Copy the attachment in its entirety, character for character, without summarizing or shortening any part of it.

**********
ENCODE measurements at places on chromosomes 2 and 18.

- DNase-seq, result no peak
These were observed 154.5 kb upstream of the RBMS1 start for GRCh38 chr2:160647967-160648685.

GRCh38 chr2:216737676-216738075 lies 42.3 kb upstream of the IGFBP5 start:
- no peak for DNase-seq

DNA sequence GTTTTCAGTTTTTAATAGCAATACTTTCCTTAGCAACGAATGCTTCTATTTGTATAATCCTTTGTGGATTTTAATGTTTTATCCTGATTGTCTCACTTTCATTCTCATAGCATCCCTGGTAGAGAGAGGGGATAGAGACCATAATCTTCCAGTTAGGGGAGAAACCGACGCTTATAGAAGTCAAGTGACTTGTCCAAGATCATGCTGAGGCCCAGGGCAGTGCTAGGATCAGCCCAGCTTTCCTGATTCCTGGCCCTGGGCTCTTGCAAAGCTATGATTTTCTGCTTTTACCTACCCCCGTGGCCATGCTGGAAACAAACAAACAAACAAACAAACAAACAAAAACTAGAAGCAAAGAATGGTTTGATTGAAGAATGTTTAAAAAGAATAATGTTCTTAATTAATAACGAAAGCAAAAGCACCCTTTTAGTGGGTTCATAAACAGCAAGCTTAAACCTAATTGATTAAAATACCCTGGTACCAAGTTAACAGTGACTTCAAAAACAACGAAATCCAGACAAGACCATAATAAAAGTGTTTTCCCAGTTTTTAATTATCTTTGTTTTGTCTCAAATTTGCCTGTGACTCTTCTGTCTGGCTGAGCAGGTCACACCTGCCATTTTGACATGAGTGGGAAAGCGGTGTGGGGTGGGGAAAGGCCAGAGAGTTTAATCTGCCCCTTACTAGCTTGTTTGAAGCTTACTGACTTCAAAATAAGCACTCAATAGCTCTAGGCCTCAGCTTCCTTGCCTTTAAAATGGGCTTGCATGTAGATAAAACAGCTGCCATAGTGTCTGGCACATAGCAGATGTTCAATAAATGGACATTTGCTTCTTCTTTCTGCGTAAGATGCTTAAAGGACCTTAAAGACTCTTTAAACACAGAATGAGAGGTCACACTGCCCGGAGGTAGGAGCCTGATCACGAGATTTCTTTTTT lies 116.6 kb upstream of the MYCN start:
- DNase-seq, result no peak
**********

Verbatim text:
ENCODE measurements at places on chromosomes 2 and 18.

- DNase-seq, result no peak
These were observed 154.5 kb upstream of the RBMS1 start for GRCh38 chr2:160647967-160648685.

GRCh38 chr2:216737676-216738075 lies 42.3 kb upstream of the IGFBP5 start:
- no peak for DNase-seq

DNA sequence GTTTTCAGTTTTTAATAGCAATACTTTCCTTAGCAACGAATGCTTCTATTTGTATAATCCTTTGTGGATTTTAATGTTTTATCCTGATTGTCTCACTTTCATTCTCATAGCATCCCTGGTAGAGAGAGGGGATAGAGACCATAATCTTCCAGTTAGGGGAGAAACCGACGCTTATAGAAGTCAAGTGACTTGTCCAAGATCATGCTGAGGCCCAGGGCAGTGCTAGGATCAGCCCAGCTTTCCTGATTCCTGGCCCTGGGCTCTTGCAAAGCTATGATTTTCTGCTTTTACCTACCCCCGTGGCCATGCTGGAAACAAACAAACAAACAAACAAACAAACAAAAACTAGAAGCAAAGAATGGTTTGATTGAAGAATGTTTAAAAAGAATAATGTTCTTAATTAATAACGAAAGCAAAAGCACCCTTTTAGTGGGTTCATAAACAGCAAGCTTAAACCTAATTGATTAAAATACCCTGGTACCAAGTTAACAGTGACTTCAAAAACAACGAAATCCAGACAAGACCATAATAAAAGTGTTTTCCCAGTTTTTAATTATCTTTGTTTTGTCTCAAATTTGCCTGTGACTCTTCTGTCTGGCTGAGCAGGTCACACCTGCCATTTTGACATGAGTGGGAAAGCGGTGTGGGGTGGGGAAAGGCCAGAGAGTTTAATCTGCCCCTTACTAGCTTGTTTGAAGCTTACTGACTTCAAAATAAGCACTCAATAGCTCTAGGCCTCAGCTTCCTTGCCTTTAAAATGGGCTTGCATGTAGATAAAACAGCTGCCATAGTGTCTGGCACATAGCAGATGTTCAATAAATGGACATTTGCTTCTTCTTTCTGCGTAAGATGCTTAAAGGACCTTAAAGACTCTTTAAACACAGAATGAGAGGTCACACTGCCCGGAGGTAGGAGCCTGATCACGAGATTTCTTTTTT lies 116.6 kb upstream of the MYCN start:
- DNase-seq, result no peak